We love predictions. We love the way they create awe-inspiring futures that we either welcome with great anticipation or fear with crippling horror. The bigger and bolder, the better. If it’s the future, it undoubtedly will be spectacular.
I still remember sitting in Mr. Carls’ fifth-grade class at St. Patrick Grade School when he informed us all that we would be alive in the year 2000. We all gasped and marveled at a time so distant, when summers would surely last forever and bubble gum would be free. Oh, how lucky we would be to live in the year 2000.
Now that we’ve chugged past Y2K, not to mention the uneventful slide right through the end of the Mayan calendar in 2012, we seem to have steered clear of destruction and are headed straight toward a future of self-flying cars (finally!) and underwater coastal cities, thanks to the rising oceans as the polar ice caps melt. The future has never loomed larger.
Data and communication are sure to play a huge role in that future. There’s no limit to the power of information and the algorithms and artificial intelligence that can turn it into actionable heroics. A recent report, "Industry 4.0 Demands the Co-Evolution of Workers and Manufacturing Operations," penned by Dr. Irene Petrick, market innovation director, and Dr. Faith McCreary, principal engineer, Internet-of-Things Group at Intel, indicates that Industry 4.0 and the Industrial Internet of Things (IIoT) are quickly altering how products are manufactured. But, according to authors, who collected information from 145 manufacturing professionals, “When we envision intelligent factories of the future, we often put technology in a starring role, but technology alone will not ensure a successful transition to an intelligent factory.” The success of that transition is in the hands of factory personnel.
“Fully 98% of the workers who participated believed that they had direct or indirect influence over technology adoption and implementation decisions. These individuals are potential allies in the path to the future, if only we can harness their interest in change,” according to the report.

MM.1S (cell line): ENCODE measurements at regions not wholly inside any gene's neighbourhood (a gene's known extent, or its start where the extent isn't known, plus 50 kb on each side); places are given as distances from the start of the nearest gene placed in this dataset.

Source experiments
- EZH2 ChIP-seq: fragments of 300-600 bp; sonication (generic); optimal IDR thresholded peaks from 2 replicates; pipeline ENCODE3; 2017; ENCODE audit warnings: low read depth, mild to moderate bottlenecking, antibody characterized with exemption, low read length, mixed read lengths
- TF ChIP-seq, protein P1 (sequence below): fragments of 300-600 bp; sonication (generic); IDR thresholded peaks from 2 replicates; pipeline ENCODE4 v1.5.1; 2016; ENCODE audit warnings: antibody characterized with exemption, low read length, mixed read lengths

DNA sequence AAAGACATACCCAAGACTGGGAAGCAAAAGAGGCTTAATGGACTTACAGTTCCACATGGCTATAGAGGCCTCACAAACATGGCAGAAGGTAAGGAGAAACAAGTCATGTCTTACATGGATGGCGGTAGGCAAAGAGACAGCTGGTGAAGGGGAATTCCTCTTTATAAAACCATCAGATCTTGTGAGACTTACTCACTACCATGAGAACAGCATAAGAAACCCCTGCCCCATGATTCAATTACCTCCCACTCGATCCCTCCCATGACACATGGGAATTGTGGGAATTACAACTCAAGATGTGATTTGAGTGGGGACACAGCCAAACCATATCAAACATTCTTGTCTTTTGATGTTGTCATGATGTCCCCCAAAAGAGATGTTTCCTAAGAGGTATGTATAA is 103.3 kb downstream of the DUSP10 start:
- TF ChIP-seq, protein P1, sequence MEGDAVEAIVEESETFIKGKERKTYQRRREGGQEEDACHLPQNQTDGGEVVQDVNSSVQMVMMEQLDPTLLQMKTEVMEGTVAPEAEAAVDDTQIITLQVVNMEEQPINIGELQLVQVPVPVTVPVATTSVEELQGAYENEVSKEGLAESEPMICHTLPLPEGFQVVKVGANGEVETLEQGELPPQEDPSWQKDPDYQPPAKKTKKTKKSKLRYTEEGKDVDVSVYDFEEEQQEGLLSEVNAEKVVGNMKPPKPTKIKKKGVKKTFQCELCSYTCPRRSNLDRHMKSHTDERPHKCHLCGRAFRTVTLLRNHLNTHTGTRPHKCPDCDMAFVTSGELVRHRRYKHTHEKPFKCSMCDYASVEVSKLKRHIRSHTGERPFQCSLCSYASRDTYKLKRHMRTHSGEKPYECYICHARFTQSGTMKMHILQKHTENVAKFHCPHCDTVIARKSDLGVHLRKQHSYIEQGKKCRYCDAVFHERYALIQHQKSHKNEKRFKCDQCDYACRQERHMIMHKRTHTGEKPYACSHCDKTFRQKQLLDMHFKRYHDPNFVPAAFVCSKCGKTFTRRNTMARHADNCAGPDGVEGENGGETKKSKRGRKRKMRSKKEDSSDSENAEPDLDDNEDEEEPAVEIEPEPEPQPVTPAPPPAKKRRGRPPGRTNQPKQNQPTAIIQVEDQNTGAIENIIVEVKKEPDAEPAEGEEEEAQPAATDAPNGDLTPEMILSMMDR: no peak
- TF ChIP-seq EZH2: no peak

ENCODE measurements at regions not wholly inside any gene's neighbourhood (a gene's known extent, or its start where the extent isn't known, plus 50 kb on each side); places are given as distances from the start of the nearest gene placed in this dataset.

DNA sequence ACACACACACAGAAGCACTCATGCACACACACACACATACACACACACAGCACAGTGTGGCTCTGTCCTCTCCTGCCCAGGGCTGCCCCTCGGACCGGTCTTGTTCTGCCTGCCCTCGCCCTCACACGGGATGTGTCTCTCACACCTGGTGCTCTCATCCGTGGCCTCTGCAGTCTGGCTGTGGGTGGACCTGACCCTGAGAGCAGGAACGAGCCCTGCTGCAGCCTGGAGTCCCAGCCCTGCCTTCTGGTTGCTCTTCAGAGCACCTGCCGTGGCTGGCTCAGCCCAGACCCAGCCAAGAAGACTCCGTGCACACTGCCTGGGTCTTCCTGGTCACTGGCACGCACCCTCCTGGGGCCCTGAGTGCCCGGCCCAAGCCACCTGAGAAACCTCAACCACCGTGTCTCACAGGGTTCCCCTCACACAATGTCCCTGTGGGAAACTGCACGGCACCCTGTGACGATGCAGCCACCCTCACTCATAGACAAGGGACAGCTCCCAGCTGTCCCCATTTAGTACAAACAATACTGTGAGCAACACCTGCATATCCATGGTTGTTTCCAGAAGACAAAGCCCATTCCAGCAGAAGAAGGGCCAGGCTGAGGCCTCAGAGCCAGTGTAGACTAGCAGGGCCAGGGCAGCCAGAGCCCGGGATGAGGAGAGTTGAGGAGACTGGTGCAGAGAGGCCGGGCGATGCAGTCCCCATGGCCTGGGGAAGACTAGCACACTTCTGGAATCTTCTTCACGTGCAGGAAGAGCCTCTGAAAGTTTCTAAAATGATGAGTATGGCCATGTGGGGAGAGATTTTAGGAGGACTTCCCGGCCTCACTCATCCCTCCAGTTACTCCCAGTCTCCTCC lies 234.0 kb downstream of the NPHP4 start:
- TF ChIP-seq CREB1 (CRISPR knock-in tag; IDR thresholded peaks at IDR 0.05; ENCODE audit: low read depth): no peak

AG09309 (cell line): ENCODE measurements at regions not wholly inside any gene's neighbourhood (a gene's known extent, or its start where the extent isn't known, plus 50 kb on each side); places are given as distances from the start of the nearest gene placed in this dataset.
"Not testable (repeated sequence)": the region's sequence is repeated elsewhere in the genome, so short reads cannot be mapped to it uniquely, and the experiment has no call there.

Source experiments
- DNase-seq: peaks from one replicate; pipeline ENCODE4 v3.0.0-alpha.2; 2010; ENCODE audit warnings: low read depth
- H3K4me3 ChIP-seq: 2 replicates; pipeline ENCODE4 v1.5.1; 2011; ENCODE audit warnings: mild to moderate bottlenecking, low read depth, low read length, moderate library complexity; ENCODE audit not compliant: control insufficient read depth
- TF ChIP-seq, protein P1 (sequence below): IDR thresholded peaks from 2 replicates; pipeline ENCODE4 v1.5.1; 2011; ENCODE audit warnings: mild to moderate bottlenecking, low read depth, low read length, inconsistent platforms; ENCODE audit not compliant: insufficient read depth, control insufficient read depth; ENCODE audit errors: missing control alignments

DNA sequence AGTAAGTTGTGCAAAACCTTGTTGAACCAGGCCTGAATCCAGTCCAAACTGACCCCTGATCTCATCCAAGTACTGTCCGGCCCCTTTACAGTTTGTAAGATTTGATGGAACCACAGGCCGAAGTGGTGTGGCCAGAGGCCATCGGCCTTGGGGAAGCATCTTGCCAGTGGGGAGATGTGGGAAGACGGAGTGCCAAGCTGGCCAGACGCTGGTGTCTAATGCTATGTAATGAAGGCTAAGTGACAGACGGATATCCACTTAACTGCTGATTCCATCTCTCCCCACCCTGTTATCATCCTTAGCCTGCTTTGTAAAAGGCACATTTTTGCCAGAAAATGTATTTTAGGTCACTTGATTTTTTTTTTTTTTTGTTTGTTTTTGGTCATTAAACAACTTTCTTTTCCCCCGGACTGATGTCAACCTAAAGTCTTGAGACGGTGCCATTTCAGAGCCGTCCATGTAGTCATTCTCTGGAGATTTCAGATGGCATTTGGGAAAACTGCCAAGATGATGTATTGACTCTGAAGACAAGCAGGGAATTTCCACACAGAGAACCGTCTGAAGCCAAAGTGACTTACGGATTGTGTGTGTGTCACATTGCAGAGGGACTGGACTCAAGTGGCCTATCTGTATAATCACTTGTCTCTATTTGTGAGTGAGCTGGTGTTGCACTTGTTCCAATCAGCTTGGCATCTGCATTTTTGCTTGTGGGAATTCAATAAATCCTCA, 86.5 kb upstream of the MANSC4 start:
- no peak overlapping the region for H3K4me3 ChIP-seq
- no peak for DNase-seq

As many employees fear the impact of technology, futurists see a different path. The London School of Economics (LSE) published a study entitled, “Robots at Work,” on the use of industrial robots. “Productivity has improved by around 15% due to industrial robots,” said Guy Michaels, LSE’s head of research. “At the same time, the proportion of low-skilled labor dropped, and pay increased slightly. Industrial robots don’t have any significant impact on the number of employees overall.”
A recent study by the Centre for European Economic Research on behalf of the German Federal Ministry for Education and Research revealed similar findings in the country with the world’s third-densest industrial robot workforce. The number of people employed in Germany reached 44 million in 2017, the highest figure since reunification (Figure 1). And the rapid spread of industrial robots hasn’t made a dent in employment figures.
“The modernization of production shifts hazardous, unhealthy and monotonous work to the machines,” explains Junji Tsuda, president of the International Federation of Robotics. “In the vast majority of cases, only certain activities of a job are automated and not the entire spectrum of an employee’s work.”
As much as big data and industrial robots may change manufacturing, 3D printing could make an even bigger ripple, with its localized production and batch-of-one capabilities. No one knows what lies in store, but, like death and taxes, technology is inevitable. Buckle up. Here comes the future.